Academy Comments VA Enabling Telehealth

November 1, 2017

Director, Regulation Policy and Management (00REG)
Department of Veterans Affairs
810 Vermont Ave. NW., Room 1063B
Washington, DC 20420

Re: RIN 2900-AQ06-Authority of Health Care Providers to Practice Telehealth

Dear Sir or Madam,

The Academy of Nutrition and Dietetics (the "Academy") appreciates the opportunity to submit comments to the United States Department of Veterans Affairs (VA) related to its October 2, 2017 docket item, "RIN 2900-AQ06-Authority of Health Care Providers to Practice Telehealth." Representing more than 100,000 registered dietitian nutritionists (RDNs),1 dietetic technicians, registered (DTRs), and advanced-degree nutritionists, the Academy is the largest association of food and nutrition professionals in the United States and is committed to providing nutrition services to the public in multiple settings, including through the VA.

A. Preemption of State Licensure Laws Regarding Telehealth

Policies regarding telehealth services under various government programs and departments are antiquated and do not adequately address the needs of patients, providers, or the programs themselves. We recognize and appreciate the efforts of the VA to modernize and simplify its telehealth policies to meet the needs of veterans seeking care. The emergence and rapid growth of telehealth and mobile technologies designed to improve the health of individuals, enhance patient engagement and lower costs should be encouraged, as they offer new opportunities to increase access to care in urban, suburban and rural areas. Time spent by all qualified health care professionals (both physician and non-physician providers) using such technologies for assessment, treatment, evaluation and monitoring functions need to be recognized; regulators such as the VA are primed to expand traditional telehealth service policies beyond the current restrictions.

RDNs experience similar difficulties practicing across state lines as other professionals, such as nurses and physicians, but also experience licensure issues unique to the profession. Many dietetics licensure statutes currently permit licensure by endorsement or include specific exemptions authorizing practice for a limited number of days in a state in which one is not licensed. These approaches have been criticized as being confusing, costly and inefficient.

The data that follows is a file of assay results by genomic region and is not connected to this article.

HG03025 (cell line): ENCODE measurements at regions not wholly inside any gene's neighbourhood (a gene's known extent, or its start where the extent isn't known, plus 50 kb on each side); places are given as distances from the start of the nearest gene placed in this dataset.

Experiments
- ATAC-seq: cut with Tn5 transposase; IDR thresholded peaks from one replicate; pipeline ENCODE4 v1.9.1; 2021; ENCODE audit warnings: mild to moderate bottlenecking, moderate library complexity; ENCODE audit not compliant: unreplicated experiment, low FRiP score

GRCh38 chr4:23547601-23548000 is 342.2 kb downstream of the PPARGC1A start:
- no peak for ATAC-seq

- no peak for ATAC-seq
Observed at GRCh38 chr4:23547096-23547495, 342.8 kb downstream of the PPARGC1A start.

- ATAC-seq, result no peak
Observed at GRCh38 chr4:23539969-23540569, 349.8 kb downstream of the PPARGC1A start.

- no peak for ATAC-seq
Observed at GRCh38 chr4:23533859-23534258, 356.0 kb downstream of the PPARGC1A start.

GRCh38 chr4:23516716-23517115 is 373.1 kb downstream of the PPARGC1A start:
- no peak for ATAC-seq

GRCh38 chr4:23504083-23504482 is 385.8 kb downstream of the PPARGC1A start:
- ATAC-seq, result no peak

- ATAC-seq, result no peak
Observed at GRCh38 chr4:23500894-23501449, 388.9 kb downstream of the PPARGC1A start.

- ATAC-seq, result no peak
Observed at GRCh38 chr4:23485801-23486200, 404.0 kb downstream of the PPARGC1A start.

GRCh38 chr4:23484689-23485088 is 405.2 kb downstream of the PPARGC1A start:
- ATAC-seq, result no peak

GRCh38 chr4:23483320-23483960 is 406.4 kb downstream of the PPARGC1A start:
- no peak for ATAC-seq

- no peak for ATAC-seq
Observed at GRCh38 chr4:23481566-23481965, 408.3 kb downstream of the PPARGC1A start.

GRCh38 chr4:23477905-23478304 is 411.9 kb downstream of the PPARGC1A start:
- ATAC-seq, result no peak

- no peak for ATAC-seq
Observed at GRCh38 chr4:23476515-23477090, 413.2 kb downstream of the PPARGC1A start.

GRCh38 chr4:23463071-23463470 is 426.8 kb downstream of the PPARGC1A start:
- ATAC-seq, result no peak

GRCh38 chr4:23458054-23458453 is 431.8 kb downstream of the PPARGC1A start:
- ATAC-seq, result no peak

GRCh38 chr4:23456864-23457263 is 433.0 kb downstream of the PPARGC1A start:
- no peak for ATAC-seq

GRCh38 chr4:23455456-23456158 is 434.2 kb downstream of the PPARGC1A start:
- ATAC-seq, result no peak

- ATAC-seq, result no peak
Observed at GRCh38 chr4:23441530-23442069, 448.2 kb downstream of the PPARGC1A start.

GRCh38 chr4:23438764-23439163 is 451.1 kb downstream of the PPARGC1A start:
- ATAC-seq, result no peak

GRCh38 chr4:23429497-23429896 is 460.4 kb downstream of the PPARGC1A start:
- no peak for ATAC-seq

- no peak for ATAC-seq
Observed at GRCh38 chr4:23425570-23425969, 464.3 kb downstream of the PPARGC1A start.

Unique problems with dietetics licensure by endorsement or reciprocity among states arise from the fact that there is variation among the standard qualifications for nutritionists and dietitians in many (but not all) licensure statutes. Alaska, Kentucky, Montana, North Dakota, Washington, and several other states have licensure or certification requirements for individuals that they license as a "nutritionist" that fall far below the federal standard for the "registered dietitian or nutrition professional" as codified in the Social Security Act.2 This difference in standards could increase risk for harm to consumers by potentially authorizing unqualified practitioners to provide Medical Nutrition Therapy (MNT) and nutrition counseling who have taken as few as three nutrition courses in subjects such as "nutrient depletion & drug/herb interactions" or "dietary supplements."

The VA has been effective in ensuring that individuals employed as dietitians in VA hospitals hold and maintain unparalleled qualifications, even though they may supersede lower state licensure requirements. We agree with the VA that, "Just as it is critical to ensure there are qualified health care providers on-site at all VA medical facilities, VA must ensure that all beneficiaries, specifically including beneficiaries in remote, rural, or medically underserved areas, have the greatest possible access to mental health care, specialty care, and general clinical care." The VA has (1) the rigorous hiring requirements, (2) oversight mechanisms, and (3) responsibilities to report providers to the National Practitioner Data Bank and state licensure boards to ensure providers are qualified and will be subject to state licensure laws in the event they leave the VA for alterative employment.